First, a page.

Comprehensive Breast Care for the Future from the American Society of Breast Surgeons
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This year, the 20th Annual Meeting of the American Society of Breast Surgeons, held in Dallas, Texas, had an attendance of 1556 people from across 37 countries. A theme seen in many talks at this year’s meeting is further preparation for our members to be comprehensive breast care physicians of the future, which includes an emphasis on expertise, treatment innovation, and further minimization of treatment side effects. This year, we committed to helping attendees elevate standard-practice by improving the efficacy, safety, and quality of breast care for our patients.
General Session Highlights
We were delighted to welcome our keynote speaker, Academy Award-winning actor and lymphedema advocate, Kathy Bates, who eloquently highlighted her compelling personal story of cancer and the society’s increased focus on breast cancer-related lymphedema (otherwise increasingly known as LE), including this year’s inaugural premeeting course and cadaver lab on Surgical Prevention and Management of Lymphedema. Ms. Bates is an avid spokesperson for Lymphatic Education and Research Network (LE&RN) a nonprofit organization dedicated to fighting lymphatic diseases and LE. As part of our emphasis on surgical innovation, this year’s meeting reprised the John Wayne Cancer Institute’s Critical Issues in Breast Cancer Forum, which featured the latest trials of cryoablation, robotic nipple-sparing mastectomy, and intraoperative radiotherapy. Furthermore, the first annual Hoag Hospital Foundation Surgical Innovation Forum featured a special lecture presentation by Dr. Melvin J. Silverstein and introduction of the society’s exciting new Oncoplastic Surgery Credentialing Program by Dr. Juliann Reiland. In keeping with the theme of innovation, persuasive feature presentations and discussions on other cutting edge topics, including new society consensus guidelines for offering breast cancer patients genetic testing, percutaneous biopsy trials to avoid surgery after neoadjuvant systemic therapy among patients achieving a complete pathologic response to therapy, updates on the leading RTOG and Alliance cooperative group trials, breast cancer immunotherapy, surgeon-performed nerve blocks and pain management, and the ever-popular great debates regarding margins, radiotherapy after neoadjuvant systemic therapy.1 Finally, critical topics on ethical issues, genetic testing, use of narcotics for pain control, and new perspectives on management of benign breast diseases were well received.
Oral and Scientific Sessions
Much gratitude is given to the 27 members of the Publication Committee for careful review of nearly 300 research abstracts for selection of the top studies for oral scientific and “quick-shot” presentations and poster-presentations, and final review and selection of the highest impact publications for this issue of Annals of Surgical Oncology. The scientific quality of work submitted is continuing to increase such that an additional Oral Presentation session was necessary to facilitate important transfer of information to our members regarding critical issues and findings from much more than can be mentioned here in this brief introduction. Just some of the highlighted research studies published in this issue of Annals of Surgical Oncology include essential work regarding nipple-sparing mastectomy and patient-reported outcomes based on type of breast cancer surgery and reconstruction received.2–8 The annual Scientific Presentation Award for the best presentation by a fellow/resident/or trainee went to Dr. Olga Kantor for her work on physician knowledge regarding contralateral prophylactic mastectomy, and both the Scientific Impact Award for the best presentation as voted by the attendees and the George Peter’s Award for the best presentation by a fellow went to Dr. Susie Sun for her work on selecting patients for non-operative management clinical trials after neoadjuvant systemic therapy.9,10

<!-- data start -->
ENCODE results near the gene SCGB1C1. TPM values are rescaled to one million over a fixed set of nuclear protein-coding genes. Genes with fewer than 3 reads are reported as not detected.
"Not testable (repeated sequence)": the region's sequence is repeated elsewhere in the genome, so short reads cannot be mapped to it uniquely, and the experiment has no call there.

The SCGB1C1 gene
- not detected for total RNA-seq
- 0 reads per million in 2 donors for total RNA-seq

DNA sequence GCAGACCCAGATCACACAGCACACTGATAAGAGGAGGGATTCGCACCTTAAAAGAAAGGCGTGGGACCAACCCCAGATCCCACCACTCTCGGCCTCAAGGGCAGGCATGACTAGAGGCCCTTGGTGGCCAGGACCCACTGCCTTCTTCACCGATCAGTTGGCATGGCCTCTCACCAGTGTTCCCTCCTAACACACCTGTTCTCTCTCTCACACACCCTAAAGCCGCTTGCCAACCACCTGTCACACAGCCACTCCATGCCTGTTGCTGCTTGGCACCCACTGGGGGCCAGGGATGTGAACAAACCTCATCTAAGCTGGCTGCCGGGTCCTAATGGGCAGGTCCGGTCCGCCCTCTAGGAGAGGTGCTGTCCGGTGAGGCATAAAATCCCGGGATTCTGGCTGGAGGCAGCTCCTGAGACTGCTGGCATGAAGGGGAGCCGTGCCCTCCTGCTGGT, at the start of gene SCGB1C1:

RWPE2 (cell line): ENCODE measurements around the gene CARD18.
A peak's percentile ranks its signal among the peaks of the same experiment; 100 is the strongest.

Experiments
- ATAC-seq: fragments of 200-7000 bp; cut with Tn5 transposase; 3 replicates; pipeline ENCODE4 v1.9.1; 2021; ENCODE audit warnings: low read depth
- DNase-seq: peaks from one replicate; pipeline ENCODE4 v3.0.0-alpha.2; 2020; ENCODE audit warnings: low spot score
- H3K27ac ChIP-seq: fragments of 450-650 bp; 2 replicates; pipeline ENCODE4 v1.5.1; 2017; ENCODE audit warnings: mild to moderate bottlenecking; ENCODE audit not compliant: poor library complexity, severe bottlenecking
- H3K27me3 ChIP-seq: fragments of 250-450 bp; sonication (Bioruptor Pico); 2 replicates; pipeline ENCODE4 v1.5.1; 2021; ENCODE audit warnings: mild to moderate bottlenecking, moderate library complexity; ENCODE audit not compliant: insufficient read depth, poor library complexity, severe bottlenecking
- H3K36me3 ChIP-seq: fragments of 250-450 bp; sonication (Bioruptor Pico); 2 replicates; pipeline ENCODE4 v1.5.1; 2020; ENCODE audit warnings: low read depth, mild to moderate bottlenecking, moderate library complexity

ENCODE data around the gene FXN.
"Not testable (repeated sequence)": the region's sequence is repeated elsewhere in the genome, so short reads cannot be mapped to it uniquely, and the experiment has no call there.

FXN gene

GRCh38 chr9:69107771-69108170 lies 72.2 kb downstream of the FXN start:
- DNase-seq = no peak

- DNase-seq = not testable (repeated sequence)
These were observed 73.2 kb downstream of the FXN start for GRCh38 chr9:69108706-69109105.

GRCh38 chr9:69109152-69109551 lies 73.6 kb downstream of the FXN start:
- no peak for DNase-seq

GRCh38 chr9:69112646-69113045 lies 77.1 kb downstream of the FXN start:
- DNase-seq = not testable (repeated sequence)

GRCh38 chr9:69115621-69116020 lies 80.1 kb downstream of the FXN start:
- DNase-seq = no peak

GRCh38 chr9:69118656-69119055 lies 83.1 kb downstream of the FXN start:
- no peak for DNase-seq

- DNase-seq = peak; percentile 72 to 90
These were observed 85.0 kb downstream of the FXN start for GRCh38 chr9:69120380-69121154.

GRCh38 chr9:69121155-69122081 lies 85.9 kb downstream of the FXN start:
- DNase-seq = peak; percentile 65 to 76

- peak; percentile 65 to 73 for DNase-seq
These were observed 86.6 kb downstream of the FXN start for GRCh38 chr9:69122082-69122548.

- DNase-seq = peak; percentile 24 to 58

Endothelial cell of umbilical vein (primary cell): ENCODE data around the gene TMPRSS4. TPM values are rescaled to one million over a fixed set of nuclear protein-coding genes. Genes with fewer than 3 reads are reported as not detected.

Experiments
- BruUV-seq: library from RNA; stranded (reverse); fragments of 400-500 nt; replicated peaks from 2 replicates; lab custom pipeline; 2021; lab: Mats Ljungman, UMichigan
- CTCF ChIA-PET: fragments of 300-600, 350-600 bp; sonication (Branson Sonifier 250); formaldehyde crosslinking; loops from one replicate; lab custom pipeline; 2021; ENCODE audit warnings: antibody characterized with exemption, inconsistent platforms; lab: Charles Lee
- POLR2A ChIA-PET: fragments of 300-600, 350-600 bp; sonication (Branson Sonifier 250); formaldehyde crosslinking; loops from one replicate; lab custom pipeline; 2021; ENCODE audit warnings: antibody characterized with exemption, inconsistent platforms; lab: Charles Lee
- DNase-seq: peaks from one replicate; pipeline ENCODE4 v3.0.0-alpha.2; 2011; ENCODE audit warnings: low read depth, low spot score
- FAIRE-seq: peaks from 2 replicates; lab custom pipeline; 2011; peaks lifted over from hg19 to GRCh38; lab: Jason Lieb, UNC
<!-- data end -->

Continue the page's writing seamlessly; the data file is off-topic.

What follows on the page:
Finally, ensuring the best quality comprehensive breast care today and the future requires healthy surgeons and teams taking care of our patients. Because breast surgery practice is a high-patient-volume specialty and often associated with managing the understandable high-level of emotional distress of our breast cancer patients, it was not entirely surprising to find that approximately 41% of our surveyed members expressed burnout (i.e., emotional exhaustion and interpersonal disengagement.11 Our work in this arena has just begun and begins by addressing the key reciprocal elements of physician-wellbeing and professional fulfillment: a culture of wellness, personal resilience, and efficiency of practice.12 These elements provide our members and organizational practice structures a clear roadmap for success that will continue to be a focus for the Society the next several years.
The authors declare no conflict of interest.
- 9.Kantor O, Chang C, Bleicher RJ, et al. Physician knowledge of breast cancer recurrence and contralateral breast cancer risk is associated with increased recommendations for contralateral prophylactic mastectomy: a survey of physicians at NAPBC accredited centers. Ann Surg Oncol. 2019. https://doi.org/10.1245/s10434-019-07559-6.Google Scholar
- 12.Bohman B, Dyrbye L, Sinsky CA, et al. Physician well-being: the reciprocity of practice efficiency, culture of wellness, and personal resilience. NEJM Catalyst. Aug 7 2017. https://catalyst.nejm.org/physician-well-being-efficiency-wellness-resilience/.